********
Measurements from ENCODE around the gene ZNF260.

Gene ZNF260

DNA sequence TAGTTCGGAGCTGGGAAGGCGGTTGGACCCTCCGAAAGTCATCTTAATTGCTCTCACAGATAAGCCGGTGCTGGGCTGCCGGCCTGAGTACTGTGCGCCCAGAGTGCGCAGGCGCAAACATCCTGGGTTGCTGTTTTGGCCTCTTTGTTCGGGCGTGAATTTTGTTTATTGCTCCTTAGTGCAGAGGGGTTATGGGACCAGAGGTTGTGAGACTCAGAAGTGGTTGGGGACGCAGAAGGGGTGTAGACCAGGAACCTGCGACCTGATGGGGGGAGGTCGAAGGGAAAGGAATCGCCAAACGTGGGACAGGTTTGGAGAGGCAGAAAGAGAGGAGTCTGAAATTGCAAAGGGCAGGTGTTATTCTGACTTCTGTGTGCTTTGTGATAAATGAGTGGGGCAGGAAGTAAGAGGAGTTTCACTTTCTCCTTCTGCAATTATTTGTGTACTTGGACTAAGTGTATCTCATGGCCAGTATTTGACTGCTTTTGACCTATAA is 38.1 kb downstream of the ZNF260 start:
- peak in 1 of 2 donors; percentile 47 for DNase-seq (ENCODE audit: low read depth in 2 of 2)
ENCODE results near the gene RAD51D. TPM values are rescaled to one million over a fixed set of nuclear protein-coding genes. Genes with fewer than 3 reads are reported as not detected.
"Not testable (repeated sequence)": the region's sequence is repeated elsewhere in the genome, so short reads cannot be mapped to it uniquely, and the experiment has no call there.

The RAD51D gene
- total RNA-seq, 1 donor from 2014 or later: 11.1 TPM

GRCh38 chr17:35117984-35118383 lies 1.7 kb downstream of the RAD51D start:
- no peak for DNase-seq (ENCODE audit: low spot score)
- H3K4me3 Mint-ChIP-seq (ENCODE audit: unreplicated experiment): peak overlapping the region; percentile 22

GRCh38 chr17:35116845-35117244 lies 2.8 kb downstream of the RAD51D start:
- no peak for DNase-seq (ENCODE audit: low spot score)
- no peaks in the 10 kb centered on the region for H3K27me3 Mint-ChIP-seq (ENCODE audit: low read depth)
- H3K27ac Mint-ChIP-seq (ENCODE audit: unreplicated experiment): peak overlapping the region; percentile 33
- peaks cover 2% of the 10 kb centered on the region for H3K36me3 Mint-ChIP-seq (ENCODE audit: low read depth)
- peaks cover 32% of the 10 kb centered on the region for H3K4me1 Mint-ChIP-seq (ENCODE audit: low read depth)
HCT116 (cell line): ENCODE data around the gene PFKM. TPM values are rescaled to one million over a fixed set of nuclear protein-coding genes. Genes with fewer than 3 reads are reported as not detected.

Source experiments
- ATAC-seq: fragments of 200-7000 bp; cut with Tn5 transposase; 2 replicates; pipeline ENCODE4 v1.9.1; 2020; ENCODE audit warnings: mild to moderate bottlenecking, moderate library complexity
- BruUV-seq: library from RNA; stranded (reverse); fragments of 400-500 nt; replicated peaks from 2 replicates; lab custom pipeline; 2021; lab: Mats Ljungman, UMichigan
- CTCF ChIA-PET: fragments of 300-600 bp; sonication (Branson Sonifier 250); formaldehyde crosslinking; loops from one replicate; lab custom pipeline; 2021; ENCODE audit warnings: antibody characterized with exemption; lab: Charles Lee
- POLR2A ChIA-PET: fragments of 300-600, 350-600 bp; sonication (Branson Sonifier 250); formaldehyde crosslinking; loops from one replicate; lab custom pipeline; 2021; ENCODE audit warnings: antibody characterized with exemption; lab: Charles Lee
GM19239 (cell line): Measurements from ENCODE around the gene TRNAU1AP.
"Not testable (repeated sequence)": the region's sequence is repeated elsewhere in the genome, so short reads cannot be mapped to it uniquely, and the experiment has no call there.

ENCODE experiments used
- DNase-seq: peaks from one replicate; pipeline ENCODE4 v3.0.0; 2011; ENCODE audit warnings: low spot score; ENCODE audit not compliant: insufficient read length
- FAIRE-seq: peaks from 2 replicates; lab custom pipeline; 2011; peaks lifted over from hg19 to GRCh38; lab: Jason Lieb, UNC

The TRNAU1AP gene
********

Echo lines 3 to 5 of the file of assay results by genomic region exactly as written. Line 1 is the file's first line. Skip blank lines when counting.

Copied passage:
DNA sequence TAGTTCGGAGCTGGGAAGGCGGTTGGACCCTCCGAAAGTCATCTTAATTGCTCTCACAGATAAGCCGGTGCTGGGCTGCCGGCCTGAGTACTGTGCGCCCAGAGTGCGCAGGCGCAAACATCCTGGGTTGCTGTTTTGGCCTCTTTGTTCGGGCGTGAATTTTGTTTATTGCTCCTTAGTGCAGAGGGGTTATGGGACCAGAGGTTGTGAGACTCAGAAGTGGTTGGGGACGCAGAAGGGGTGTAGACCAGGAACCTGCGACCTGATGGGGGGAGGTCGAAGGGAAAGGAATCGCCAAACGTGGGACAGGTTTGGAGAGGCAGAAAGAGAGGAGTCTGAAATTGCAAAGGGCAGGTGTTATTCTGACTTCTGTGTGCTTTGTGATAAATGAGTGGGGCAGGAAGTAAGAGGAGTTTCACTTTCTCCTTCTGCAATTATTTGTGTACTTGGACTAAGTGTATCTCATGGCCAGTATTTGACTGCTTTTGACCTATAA is 38.1 kb downstream of the ZNF260 start:
- peak in 1 of 2 donors; percentile 47 for DNase-seq (ENCODE audit: low read depth in 2 of 2)
ENCODE results near the gene RAD51D. TPM values are rescaled to one million over a fixed set of nuclear protein-coding genes. Genes with fewer than 3 reads are reported as not detected.